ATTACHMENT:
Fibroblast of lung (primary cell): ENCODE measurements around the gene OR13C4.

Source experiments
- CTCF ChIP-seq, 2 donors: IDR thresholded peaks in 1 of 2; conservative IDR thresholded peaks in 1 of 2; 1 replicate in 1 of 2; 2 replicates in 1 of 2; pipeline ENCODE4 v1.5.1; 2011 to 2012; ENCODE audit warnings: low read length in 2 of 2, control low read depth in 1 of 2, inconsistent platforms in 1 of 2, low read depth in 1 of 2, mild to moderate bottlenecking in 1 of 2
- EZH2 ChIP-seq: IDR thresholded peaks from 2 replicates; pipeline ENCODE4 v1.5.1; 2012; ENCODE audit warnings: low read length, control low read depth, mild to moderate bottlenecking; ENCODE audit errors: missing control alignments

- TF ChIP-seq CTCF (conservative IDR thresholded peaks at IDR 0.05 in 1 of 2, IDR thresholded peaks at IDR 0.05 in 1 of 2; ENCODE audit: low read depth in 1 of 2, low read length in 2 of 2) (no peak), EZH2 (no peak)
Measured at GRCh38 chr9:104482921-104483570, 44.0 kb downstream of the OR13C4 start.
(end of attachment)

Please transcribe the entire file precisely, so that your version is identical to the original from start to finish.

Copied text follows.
Fibroblast of lung (primary cell): ENCODE measurements around the gene OR13C4.

Source experiments
- CTCF ChIP-seq, 2 donors: IDR thresholded peaks in 1 of 2; conservative IDR thresholded peaks in 1 of 2; 1 replicate in 1 of 2; 2 replicates in 1 of 2; pipeline ENCODE4 v1.5.1; 2011 to 2012; ENCODE audit warnings: low read length in 2 of 2, control low read depth in 1 of 2, inconsistent platforms in 1 of 2, low read depth in 1 of 2, mild to moderate bottlenecking in 1 of 2
- EZH2 ChIP-seq: IDR thresholded peaks from 2 replicates; pipeline ENCODE4 v1.5.1; 2012; ENCODE audit warnings: low read length, control low read depth, mild to moderate bottlenecking; ENCODE audit errors: missing control alignments

- TF ChIP-seq CTCF (conservative IDR thresholded peaks at IDR 0.05 in 1 of 2, IDR thresholded peaks at IDR 0.05 in 1 of 2; ENCODE audit: low read depth in 1 of 2, low read length in 2 of 2) (no peak), EZH2 (no peak)
Measured at GRCh38 chr9:104482921-104483570, 44.0 kb downstream of the OR13C4 start.